Your Social Credit Score

data wave

You don't have a social credit score today, but you might in the near future.

I have been thinking a lot about this topic since first hearing of a Social Credit System proposed by the Chinese government that is starting to take shape. It is essentially a national reputation system with the intent to assign a "social credit" rating to every citizen based on government data regarding their economic and social status.

If it sounds more like a science-fiction horror story of the future, that was what I thought at first. It reminded me of a 2016 episode of the science fiction anthology series Black Mirror shown on Netflix. In that episode ("Nosedive"), people can rate each other from one to five stars for every interaction they have, and the protagonist is someone obsessed with her ratings. When her rating drops, she panics and goes on a campaign to bring her score back up.

A Chinese app called Alipay is already assigning users a three-digit score. "Zhima Credit" rates you from 350-950 based on finances and and other factors. 

Reputation systems are not brand new ideas. They are programs that allow users to rate each other in online communities in order to build trust through reputation. You already have a reputation score if you use E-commerce websites such as eBay, Amazon.com, and Etsy or online advice communities such as Stack Exchange. Reputation systems are a trend in decision support for Internet mediated services such as shopping and advice.

A variation is collaborative filtering which aims to find similarities between users in order to recommend products to customers.

The Social Credit System proposed by the Chinese government is meant to rate every citizen based on government data regarding their economic and social status.  Does that sound like a mass surveillance tool using big data analysis technology? Well, it is.

On the surface, it is a way to rate businesses operating in the Chinese market. This can be called "surveillance capitalism," a term (introduced by John Bellamy Foster and Robert McChesney) that denotes a new genus of capitalism that monetizes data acquired through surveillance.

The idea was popularized by Shoshana Zuboff who says it emerged due to the "coupling of the vast powers of the digital with the radical indifference and intrinsic narcissism of the financial capitalism and its neoliberal vision that have dominated commerce for at least three decades, especially in the Anglo economies."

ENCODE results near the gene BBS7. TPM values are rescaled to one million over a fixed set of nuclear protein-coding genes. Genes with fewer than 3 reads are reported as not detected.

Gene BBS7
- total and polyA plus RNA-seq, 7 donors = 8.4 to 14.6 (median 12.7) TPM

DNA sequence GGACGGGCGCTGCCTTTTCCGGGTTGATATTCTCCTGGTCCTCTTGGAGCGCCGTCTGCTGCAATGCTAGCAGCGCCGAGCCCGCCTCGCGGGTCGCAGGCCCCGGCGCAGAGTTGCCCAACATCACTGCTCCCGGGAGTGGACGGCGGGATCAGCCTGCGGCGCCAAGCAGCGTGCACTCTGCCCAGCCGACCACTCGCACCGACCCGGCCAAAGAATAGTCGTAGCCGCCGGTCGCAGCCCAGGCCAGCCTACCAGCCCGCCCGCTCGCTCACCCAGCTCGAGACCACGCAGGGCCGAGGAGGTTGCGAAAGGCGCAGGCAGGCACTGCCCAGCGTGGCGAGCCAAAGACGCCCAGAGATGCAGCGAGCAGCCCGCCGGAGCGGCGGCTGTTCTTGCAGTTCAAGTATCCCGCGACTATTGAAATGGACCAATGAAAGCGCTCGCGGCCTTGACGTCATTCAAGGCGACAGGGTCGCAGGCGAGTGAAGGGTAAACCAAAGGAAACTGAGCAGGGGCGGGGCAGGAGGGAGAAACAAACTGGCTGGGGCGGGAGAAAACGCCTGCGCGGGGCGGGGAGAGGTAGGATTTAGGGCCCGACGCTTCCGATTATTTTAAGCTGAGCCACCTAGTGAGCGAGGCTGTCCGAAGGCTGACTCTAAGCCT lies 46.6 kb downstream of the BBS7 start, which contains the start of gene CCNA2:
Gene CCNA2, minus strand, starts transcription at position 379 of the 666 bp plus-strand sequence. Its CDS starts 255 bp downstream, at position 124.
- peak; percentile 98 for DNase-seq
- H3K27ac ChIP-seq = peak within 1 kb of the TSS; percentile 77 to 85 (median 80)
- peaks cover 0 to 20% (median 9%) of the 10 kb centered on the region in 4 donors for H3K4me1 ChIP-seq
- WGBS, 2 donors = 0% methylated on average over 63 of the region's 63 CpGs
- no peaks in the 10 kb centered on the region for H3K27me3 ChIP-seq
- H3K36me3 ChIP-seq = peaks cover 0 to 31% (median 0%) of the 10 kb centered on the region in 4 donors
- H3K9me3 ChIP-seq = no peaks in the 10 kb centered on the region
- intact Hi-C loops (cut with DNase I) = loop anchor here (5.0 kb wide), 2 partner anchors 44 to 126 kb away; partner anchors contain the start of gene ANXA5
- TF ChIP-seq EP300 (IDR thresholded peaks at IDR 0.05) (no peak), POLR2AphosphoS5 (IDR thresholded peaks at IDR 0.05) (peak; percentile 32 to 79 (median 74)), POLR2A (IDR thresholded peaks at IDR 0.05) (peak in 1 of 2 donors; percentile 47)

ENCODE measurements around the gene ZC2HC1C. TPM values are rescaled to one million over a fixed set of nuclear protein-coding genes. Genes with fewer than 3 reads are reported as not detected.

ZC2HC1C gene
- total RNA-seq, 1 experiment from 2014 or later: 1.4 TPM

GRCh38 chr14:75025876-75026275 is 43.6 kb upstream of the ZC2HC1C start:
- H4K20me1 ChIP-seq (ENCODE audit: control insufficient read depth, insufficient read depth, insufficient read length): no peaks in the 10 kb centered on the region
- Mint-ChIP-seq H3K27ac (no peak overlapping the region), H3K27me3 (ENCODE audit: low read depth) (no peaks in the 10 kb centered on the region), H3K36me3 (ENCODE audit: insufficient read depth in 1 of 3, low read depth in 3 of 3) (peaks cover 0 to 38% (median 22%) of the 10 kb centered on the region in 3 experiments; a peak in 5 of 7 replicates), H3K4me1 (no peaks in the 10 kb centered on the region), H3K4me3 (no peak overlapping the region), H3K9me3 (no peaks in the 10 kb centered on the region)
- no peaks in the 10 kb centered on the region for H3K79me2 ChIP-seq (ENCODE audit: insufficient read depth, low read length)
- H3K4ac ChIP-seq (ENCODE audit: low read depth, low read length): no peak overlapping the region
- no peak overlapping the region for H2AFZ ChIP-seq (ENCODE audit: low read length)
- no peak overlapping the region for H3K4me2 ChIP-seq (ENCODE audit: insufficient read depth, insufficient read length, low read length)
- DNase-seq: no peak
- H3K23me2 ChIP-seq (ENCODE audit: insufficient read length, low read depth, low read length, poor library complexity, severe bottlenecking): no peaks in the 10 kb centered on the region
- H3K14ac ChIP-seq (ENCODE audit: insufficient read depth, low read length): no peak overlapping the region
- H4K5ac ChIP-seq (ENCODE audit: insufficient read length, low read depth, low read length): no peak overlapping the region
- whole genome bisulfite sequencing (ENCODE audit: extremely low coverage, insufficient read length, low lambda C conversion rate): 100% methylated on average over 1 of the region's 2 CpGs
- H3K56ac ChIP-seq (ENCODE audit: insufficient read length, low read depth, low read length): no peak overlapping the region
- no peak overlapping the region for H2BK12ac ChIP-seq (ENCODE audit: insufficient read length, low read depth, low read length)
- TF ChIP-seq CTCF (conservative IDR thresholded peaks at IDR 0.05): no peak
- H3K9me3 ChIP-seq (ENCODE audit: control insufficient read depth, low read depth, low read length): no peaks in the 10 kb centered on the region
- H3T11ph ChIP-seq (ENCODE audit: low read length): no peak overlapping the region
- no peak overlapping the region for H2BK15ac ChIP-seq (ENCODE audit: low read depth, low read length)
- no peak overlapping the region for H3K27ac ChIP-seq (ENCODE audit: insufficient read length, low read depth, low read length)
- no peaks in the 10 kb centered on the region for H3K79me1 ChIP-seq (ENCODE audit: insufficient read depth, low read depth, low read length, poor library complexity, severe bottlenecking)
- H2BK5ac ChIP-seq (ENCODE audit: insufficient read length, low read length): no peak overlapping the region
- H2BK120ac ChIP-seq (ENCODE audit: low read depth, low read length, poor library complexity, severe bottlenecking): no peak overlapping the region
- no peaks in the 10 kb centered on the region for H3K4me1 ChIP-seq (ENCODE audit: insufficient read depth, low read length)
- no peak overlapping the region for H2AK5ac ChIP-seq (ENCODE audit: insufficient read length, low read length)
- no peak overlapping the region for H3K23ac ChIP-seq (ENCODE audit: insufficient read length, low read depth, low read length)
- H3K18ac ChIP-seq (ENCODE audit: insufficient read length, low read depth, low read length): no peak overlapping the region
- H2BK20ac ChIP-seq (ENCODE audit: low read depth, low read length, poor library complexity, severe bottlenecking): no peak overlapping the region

It is a new new expression of power she calls "Big Other" which makes me think of a new novel plot combining Brave New World and Nineteen Eighty-Four, in the Internet Information Age. She feels the concept was first discovered and consolidated at Google, who are to surveillance capitalism what Ford and General Motors were to mass-production and managerial capitalism a century ago.

Facebook and others have since adopted the concept for ways to extract, commodify and control behavior to produce new markets of behavioral prediction and modification.

The Chinese government's "Planning Outline for the Construction of a Social Credit System (2014–2020)" focused on four areas: honesty in government affairs, commercial integrity, societal integrity and judicial credibility. The rating of individual citizens is considered to be "societal integrity."

One news story I heard said that you can gain or lose points for how well you separate and recycle your trash. It was unclear how this is monitored - trash collectors, your neighbors, credit police? Eight companies were picked by the People's Bank of China in 2016 to develop pilots to give citizens credit scores, including the giant Alibaba Ant Financial Services, which operates Sesame Credit. Ant Financial CEO Lucy Peng has said in a frightening quote I can use in that new novel that Zhima Credit “will ensure that the bad people in society don’t have a place to go, while good people can move freely and without obstruction.”

Her is hoping that you will be able to move freely and without obstruction in the future.

Edge Computing